of the northern city of Tromsoe,
police spokesman Morten Pet-
tersen said. The last victim was
found buried under 6 meters (20

feet) of snow.
JERUSALEM
Original Einstein
manuscripts to be
posted online
Albert Einstein's complete
archives - from personal corre-
spondence with half a dozen lov-
ers to notebooks scribbled with
his groundbreaking scientific
research - are going online for
the first time.
The Hebrew University of
Jerusalem, which owns the Ger-
man Jewish physicist's papers, is
pulling never-before seen items
from its climate-controlled safe,
photographing them in high reso-
lution and posting them on the
Internet - offering the public a
nuanced and fuller portrait of the
man behind the scientific genius.
Only 900 manuscript images,
and an incomplete catalog listing
just half of the archive's contents,
had been posted online since
2003. Now, with a grant from the
Polonsky Foundation UK, which
previously helped digitize Isaac
Newton's papers, all 80,000 items
from the Einstein collection have
been cataloged and enhanced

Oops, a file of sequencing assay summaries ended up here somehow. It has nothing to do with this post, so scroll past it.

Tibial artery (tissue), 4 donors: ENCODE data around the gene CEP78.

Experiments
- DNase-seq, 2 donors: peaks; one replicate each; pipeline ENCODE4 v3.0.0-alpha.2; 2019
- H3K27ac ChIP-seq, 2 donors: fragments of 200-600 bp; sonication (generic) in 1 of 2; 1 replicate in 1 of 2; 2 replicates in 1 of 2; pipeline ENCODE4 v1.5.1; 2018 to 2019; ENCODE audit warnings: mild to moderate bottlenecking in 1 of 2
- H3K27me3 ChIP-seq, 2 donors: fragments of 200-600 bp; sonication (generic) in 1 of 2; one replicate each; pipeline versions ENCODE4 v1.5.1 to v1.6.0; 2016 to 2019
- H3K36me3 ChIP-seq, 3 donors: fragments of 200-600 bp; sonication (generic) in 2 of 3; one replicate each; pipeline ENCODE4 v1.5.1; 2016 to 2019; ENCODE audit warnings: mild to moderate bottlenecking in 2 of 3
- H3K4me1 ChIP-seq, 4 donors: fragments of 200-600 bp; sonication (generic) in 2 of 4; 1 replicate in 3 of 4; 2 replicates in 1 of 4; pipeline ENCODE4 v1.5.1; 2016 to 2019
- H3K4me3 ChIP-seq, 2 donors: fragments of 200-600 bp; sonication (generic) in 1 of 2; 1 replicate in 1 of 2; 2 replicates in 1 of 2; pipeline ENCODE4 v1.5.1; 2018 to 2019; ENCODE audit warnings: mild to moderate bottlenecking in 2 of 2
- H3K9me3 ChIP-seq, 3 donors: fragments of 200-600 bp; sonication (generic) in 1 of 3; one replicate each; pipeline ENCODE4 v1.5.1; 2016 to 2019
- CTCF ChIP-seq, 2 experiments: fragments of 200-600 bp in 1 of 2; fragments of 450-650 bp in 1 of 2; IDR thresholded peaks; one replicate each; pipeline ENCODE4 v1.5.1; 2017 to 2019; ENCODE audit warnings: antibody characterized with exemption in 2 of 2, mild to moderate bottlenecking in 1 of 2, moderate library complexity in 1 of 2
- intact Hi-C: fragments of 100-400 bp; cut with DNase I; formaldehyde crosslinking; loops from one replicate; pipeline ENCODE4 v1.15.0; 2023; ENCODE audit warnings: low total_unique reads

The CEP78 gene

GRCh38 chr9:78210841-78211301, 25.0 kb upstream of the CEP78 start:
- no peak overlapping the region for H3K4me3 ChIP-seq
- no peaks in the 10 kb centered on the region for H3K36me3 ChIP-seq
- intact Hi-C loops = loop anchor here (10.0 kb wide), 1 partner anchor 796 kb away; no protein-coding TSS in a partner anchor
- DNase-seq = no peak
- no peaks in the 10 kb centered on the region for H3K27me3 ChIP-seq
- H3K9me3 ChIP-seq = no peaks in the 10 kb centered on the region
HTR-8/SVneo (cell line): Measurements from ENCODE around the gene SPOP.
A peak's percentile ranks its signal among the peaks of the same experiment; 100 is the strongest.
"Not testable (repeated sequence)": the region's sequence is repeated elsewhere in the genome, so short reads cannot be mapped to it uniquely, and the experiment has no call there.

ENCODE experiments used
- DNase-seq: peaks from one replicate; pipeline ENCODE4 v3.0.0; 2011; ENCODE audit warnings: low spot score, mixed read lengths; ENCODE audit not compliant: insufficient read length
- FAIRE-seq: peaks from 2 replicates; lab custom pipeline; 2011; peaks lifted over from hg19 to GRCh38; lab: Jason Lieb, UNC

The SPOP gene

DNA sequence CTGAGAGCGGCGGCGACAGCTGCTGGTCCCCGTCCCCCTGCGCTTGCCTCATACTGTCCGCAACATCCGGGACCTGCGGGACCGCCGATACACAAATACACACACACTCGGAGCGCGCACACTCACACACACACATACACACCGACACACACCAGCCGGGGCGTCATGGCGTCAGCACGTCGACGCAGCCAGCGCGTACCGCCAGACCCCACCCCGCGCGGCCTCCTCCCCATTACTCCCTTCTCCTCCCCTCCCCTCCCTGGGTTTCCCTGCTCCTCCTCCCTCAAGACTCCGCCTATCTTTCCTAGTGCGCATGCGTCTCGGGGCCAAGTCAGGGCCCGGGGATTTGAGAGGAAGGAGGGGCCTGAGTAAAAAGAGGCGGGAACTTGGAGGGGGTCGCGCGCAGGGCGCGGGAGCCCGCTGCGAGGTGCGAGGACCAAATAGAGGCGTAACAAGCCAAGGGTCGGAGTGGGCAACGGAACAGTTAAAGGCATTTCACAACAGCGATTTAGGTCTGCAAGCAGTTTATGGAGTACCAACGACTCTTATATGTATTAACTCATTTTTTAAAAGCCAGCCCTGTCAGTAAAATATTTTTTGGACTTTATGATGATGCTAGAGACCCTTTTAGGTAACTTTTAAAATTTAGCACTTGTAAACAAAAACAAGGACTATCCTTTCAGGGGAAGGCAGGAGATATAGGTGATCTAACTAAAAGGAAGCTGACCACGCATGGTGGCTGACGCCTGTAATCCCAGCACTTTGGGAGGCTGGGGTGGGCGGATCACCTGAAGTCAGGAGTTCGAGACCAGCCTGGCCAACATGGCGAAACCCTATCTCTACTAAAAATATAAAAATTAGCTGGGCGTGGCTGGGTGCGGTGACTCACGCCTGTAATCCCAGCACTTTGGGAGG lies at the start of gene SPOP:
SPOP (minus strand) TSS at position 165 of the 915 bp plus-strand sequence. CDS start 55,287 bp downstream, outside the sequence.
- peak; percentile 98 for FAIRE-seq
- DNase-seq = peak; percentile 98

with cross referencing technol-
ogy.
-Compiled from
Daily wire reports

DPS
From Page 1
the standard," Goddard said.
"Then we come in and we look
and see one: if the policies and
procedure meet the intent of the
standard, and two: are you fol-
lowing that policy and proce-
dure?"
Dean Tondiglia, assistant
chief of the Kent State Uni-
versity Police Department in
Ohio, and Geoffrey Ice, execu-
tive director of the Connecticut
State Police Academy Alumni
Educational Foundation Inc.,
are the CALEA officials who
will assess DPS in the upcoming
weeks. Tondiglia and Ice will
review DPS documents, inter-
view staff and inspect buildings
to make sure standards are met.
As part of their evaluation,
the assessors will host a meet-
ing at 5 p.m. on Monday, March
26 in the Campus Safety Ser-
vice Building, where the pub-
lic can offer input on how well
DPS has met the more than 460
accreditation standards CALEA
requires police agencies to
uphold.
Goddard said the public event
is open for anyone who has
comments about how well DPS
policies have met CALEA stan-
dards.
"It's a completely public event
to talk about the agency's pur-
suit for accreditation," Goddard
said. "CALEA is not an investi-
gative agency, so if they are hav-